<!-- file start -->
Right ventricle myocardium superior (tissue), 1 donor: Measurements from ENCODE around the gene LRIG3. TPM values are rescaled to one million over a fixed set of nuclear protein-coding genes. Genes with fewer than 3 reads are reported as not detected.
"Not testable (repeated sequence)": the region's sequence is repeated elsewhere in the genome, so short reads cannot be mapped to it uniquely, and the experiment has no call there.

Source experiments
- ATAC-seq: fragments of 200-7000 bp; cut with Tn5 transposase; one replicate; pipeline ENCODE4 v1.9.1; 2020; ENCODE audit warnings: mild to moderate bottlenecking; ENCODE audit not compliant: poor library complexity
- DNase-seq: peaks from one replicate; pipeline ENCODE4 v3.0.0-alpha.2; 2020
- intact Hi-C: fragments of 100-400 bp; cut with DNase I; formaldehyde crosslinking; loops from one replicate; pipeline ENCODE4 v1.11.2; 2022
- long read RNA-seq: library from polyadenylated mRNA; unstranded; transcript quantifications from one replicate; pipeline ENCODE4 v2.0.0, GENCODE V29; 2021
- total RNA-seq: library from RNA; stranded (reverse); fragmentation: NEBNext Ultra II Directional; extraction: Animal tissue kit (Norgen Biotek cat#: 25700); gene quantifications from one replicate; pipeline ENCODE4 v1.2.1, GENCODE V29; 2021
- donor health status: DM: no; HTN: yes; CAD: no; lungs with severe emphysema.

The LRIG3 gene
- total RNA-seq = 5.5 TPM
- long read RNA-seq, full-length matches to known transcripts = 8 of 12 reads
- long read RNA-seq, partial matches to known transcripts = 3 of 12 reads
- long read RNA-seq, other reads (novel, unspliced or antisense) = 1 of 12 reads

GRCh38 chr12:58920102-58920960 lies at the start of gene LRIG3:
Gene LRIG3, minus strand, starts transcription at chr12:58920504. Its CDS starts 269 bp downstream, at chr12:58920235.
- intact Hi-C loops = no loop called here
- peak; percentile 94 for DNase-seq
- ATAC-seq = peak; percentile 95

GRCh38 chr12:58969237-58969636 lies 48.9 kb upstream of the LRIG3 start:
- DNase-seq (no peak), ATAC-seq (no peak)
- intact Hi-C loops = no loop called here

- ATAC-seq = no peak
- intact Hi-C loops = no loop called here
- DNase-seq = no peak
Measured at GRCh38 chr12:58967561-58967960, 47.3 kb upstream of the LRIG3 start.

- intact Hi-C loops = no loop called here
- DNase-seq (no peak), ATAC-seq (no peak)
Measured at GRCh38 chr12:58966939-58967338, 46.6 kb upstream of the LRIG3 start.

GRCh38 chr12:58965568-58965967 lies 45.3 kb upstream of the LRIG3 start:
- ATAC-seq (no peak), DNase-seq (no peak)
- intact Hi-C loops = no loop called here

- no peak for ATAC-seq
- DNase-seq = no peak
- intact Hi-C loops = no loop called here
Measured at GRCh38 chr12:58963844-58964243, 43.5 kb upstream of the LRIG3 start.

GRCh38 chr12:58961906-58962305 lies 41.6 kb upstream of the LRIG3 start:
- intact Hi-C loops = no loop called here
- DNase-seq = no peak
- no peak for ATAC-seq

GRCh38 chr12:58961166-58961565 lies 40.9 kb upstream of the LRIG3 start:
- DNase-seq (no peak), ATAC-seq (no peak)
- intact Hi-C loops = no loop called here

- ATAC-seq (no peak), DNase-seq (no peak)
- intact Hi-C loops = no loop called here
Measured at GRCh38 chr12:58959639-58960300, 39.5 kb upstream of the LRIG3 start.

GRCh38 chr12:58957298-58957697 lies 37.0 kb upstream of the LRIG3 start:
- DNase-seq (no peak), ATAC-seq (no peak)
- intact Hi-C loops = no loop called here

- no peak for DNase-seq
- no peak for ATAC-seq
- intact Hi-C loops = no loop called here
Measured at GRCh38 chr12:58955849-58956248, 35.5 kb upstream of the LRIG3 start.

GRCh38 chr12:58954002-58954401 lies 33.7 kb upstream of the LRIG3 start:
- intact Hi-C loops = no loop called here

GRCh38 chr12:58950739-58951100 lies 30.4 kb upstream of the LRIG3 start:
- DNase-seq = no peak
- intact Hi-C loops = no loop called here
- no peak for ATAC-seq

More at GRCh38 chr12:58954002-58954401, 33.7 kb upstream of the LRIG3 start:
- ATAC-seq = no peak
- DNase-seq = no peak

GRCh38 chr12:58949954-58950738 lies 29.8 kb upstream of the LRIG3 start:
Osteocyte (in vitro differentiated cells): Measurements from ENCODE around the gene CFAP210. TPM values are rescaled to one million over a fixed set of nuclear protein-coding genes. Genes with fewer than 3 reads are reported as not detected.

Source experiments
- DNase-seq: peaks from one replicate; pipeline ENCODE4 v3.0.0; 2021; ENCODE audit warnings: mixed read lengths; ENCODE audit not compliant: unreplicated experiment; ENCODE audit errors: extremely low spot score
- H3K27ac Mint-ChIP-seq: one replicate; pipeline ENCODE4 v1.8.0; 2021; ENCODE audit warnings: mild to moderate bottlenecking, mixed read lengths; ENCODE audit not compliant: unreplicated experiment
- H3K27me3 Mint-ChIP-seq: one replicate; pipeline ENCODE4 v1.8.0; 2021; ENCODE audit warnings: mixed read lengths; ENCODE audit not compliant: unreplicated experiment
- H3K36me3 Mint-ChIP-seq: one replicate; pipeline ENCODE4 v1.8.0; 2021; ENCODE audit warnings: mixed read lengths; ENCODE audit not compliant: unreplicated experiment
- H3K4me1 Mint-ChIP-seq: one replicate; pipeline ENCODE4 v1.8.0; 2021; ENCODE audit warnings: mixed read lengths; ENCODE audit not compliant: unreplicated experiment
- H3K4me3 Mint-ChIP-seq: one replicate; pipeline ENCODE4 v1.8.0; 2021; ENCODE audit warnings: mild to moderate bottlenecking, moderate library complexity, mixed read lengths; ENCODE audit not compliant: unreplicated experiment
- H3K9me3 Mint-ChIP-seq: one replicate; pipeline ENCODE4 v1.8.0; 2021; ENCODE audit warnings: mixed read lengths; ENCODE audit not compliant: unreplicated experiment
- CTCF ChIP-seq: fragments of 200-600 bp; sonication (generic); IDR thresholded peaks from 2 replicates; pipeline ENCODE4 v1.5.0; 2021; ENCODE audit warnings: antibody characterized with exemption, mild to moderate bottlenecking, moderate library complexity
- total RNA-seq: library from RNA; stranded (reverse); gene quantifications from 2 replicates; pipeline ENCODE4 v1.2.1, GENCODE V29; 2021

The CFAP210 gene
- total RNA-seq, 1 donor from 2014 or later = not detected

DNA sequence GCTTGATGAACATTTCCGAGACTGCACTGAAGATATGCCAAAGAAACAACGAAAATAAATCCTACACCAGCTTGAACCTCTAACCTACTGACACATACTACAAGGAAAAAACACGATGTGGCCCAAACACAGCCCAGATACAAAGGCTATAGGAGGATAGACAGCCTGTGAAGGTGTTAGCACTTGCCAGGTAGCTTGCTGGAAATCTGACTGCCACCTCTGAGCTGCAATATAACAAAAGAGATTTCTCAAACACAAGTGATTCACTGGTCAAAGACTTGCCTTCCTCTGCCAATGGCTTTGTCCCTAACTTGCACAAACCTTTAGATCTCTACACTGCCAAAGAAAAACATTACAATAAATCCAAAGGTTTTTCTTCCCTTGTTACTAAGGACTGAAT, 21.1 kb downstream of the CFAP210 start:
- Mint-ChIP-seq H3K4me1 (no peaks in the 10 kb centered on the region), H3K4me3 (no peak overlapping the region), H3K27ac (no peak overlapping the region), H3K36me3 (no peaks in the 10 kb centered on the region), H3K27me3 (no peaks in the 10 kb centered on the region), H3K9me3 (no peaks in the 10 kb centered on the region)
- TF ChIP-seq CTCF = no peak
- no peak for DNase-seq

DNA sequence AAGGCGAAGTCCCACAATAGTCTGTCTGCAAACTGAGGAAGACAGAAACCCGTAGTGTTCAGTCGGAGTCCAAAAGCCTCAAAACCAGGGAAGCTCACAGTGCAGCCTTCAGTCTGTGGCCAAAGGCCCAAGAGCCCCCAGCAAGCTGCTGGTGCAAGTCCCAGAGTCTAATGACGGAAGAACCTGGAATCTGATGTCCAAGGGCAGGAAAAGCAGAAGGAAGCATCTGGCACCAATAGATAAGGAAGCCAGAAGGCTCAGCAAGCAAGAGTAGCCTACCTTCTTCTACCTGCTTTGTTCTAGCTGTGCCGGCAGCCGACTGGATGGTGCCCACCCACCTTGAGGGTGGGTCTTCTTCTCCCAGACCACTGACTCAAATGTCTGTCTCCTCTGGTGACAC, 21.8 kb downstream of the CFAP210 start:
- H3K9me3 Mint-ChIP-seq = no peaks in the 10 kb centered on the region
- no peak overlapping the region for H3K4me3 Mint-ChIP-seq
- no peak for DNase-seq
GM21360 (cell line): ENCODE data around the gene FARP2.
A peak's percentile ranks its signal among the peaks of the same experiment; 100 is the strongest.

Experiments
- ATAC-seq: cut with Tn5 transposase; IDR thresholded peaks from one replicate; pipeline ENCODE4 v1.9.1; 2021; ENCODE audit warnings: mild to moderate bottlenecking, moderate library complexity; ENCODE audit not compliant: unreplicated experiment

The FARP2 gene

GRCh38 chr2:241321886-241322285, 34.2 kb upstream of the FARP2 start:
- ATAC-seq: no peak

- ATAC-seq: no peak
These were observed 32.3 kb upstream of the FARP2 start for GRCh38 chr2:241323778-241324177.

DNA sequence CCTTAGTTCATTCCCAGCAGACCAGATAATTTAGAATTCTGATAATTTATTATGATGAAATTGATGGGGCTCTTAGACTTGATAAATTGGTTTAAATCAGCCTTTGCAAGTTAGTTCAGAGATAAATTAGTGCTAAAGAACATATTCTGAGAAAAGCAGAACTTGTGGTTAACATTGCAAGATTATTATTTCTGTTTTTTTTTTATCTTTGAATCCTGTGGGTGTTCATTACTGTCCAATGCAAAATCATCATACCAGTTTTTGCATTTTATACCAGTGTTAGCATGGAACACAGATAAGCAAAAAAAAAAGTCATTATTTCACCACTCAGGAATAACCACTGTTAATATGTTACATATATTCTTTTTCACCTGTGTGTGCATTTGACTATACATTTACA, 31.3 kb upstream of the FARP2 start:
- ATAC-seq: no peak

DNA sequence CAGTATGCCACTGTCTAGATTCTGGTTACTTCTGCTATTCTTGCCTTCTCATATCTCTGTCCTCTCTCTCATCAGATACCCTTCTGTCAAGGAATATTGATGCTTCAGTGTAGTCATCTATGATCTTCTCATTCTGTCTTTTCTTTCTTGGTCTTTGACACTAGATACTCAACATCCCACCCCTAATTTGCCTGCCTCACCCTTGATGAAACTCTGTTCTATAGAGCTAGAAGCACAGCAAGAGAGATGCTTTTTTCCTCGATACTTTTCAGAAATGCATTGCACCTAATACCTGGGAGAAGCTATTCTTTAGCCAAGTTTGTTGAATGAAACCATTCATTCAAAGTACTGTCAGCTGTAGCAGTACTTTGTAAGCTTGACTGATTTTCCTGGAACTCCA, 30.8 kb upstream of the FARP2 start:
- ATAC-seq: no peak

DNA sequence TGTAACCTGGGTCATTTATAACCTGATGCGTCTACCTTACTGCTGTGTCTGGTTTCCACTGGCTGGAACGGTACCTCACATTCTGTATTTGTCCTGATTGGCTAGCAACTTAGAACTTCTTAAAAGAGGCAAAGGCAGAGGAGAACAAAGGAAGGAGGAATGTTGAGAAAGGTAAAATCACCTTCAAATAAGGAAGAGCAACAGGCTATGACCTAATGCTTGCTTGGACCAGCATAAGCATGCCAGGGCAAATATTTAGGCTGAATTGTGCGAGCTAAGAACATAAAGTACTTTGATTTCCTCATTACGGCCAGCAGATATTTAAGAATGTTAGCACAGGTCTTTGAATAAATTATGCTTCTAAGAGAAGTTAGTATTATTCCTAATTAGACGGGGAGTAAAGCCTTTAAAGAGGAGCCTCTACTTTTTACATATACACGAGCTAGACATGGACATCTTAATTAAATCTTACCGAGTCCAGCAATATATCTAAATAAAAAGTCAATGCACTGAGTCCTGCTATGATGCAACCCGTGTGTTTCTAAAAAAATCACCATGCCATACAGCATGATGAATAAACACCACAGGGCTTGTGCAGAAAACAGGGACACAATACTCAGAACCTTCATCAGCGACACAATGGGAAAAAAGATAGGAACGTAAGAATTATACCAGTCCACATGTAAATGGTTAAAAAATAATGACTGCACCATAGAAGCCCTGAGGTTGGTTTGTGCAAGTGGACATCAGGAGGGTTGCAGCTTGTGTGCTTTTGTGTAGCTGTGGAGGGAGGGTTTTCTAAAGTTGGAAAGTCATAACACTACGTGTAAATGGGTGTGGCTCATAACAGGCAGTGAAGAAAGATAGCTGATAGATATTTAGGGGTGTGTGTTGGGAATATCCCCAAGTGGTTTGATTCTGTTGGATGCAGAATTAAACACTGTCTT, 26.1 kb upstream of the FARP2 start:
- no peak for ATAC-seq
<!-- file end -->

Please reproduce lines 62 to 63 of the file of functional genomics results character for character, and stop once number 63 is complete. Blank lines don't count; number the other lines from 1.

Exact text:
- DNase-seq = no peak

GRCh38 chr12:58949954-58950738 lies 29.8 kb upstream of the LRIG3 start: